• nb_interact: number of interactions with other nucleotides. Up to 3 values. Includes inter-chain interactions.
  • pair_type_LW: The Leontis-Westhof nomenclature codes of the interactions. The first letter concerns cis/trans orientation, the second this base's side interacting, and the third the other base's side.
  • pair_type_DSSR: Same but using the DSSR nomenclature (Hoogsteen edge approximately corresponds to Major-groove and Sugar edge to minor-groove)
  • alpha, beta, gamma, delta, epsilon, zeta: The 6 torsion angles of the RNA backabone for this nucleotide
  • epsilon_zeta: Difference between epsilon and zeta angles
  • bb_type: conformation of the backbone (BI, BII or ..)
  • chi: torsion angle between the sugar and base (O-C1'-N-C4)
  • glyco_bond: syn or anti configuration of the sugar-base bond
  • v0, v1, v2, v3, v4: 5 torsion angles of the ribose cycle
  • form: if the nucleotide is involved in a stem, the stem type (A, B or Z)
  • ssZp: Z-coordinate of the 3’ phosphorus atom with reference to the5’ base plane
  • Dp: Perpendicular distance of the 3’ P atom to the glycosidic bond
  • eta, theta: Pseudotorsions of the backbone, using phosphorus and carbon 4'
  • eta_prime, theta_prime: Pseudotorsions of the backbone, using phosphorus and carbon 1'
  • eta_base, theta_base: Pseudotorsions of the backbone, using phosphorus and the base center
  • phase_angle: Conformation of the ribose cycle
  • amplitude: Amplitude of the sugar puckering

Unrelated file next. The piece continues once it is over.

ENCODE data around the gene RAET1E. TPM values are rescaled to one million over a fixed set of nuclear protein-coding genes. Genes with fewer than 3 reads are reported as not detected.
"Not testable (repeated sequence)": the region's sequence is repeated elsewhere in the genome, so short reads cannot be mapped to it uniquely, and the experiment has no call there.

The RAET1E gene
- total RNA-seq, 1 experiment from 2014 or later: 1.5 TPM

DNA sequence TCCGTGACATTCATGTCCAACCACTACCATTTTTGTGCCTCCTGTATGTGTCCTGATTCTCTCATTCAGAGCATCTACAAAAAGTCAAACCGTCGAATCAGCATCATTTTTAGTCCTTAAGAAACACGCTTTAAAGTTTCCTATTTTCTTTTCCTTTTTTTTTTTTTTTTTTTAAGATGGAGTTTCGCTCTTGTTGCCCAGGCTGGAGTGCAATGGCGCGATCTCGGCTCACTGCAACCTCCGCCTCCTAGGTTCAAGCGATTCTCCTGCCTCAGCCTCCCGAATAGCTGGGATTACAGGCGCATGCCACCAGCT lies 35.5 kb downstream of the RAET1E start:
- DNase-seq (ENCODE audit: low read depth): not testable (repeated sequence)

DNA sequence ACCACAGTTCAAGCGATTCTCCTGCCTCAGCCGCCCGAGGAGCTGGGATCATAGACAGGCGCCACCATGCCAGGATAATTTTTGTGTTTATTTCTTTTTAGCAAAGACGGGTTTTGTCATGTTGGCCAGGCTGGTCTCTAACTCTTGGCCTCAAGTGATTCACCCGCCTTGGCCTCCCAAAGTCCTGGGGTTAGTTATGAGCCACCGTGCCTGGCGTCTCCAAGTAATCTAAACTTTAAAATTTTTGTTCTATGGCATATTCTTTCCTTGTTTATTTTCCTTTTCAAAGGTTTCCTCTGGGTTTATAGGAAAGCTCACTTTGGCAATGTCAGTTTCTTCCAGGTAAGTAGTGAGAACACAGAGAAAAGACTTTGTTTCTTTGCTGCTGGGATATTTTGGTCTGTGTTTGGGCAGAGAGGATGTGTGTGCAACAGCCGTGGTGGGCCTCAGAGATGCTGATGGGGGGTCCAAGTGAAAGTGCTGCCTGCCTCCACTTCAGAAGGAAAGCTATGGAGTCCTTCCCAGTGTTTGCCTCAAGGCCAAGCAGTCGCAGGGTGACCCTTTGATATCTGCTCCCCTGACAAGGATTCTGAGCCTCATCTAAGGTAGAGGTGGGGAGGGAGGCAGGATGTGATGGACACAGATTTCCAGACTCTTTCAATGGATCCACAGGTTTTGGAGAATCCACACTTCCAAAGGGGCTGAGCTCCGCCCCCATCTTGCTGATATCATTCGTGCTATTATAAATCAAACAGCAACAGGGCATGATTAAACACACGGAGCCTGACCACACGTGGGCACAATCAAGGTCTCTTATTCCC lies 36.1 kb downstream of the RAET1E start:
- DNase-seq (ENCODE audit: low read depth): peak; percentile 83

• puckering: Conformation of the ribose cycle (10 classes depending on the phase_angle value)

Table align_column, for positions in multiple sequence alignments

  • column_id: A unique identifier
  • rfam_acc: The family's MSA the column belongs to
  • index_ali: Position of the column in the alignment (starts at 1)
  • freq_A, freq_C, freq_G, freq_U, freq_other: Nucleotide frequencies in the alignment at this position

There always is an entry, for each family (rfam_acc), with index_ali = zero and nucleotide frequencies set to freq_other = 1.0. This entry is used when the nucleotide frequencies cannot be determined because of local alignment issues.

Table re_mapping, to map a nucleotide to an alignment column

  • remapping_id: A unique identifier
  • chain_id: The chain which is mapped to an alignment
  • index_chain: The absolute position of the nucleotide in the chain (from 1 to X)
  • index_ali The position of that nucleotide in its family alignment